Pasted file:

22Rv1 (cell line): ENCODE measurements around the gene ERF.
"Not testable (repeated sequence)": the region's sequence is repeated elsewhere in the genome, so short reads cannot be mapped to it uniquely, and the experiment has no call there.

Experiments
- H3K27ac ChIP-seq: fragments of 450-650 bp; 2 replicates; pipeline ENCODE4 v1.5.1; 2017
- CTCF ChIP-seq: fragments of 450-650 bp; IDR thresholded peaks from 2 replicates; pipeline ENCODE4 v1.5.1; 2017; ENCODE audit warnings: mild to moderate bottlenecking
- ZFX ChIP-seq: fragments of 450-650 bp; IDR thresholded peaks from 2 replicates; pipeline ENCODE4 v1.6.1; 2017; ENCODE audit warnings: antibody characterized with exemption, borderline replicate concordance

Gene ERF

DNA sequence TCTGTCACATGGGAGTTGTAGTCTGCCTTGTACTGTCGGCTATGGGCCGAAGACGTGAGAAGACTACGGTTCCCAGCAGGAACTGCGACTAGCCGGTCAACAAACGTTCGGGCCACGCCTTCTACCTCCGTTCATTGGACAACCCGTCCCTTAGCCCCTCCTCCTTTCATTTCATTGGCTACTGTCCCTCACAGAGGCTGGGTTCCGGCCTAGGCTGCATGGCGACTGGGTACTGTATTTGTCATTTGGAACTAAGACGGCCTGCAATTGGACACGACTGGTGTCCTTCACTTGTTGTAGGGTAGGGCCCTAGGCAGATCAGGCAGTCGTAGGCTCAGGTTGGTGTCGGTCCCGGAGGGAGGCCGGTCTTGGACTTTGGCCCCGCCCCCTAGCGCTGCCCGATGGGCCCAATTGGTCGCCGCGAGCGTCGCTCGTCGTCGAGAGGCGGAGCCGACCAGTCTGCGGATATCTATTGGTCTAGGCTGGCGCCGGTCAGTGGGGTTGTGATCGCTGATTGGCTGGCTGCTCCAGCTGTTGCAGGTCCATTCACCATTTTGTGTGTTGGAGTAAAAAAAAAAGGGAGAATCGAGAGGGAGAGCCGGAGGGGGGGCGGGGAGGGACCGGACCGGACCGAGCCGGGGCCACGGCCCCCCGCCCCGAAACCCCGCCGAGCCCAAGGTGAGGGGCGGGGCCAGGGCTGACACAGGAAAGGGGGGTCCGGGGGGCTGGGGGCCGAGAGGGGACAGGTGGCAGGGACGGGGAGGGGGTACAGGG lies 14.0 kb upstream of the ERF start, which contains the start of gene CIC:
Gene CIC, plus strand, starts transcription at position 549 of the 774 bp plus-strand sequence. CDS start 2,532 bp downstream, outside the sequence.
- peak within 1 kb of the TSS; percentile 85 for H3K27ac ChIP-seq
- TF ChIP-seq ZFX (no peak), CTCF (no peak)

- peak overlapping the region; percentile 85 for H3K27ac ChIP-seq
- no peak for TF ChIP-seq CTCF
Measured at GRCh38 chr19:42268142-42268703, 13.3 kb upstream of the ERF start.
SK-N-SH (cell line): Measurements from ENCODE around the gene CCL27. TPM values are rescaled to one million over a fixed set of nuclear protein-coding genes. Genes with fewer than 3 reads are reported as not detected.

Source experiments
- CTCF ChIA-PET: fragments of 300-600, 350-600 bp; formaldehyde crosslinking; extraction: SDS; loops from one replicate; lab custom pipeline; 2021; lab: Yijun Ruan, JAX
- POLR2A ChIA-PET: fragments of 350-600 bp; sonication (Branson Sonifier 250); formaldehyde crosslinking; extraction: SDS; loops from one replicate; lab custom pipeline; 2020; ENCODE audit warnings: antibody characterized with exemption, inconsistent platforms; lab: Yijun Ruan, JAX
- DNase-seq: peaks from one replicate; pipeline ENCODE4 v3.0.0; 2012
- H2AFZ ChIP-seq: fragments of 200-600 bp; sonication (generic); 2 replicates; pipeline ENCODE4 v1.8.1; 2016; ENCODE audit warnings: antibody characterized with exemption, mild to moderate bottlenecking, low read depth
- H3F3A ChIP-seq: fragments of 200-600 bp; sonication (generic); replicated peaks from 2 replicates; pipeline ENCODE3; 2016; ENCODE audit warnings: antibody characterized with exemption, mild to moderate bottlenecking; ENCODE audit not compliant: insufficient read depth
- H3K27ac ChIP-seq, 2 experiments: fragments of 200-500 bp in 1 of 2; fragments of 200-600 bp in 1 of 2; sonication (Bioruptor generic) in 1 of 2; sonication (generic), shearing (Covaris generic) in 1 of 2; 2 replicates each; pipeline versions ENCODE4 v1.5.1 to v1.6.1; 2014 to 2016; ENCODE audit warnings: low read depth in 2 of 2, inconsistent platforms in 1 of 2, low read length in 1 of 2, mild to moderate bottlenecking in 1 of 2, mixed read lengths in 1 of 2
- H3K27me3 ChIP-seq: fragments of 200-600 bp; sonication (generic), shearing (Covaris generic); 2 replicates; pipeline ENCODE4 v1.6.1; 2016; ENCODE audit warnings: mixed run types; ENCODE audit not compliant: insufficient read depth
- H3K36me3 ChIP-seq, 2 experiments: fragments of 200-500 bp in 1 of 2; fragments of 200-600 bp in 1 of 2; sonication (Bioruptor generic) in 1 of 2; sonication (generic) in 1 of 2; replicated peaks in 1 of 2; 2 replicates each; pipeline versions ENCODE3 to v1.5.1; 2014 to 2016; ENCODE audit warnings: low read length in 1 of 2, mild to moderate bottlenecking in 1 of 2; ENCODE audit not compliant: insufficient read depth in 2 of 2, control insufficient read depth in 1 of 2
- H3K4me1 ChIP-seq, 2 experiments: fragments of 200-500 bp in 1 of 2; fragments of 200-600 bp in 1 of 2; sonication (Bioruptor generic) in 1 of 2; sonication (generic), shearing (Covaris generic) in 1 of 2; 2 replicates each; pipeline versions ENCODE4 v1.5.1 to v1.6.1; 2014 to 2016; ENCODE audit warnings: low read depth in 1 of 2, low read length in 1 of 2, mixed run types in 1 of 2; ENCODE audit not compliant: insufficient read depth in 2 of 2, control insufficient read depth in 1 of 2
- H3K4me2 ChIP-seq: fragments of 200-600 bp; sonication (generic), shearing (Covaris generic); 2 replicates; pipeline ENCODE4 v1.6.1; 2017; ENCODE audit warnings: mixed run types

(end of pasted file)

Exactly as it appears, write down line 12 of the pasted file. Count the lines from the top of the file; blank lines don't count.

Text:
- peak overlapping the region; percentile 85 for H3K27ac ChIP-seq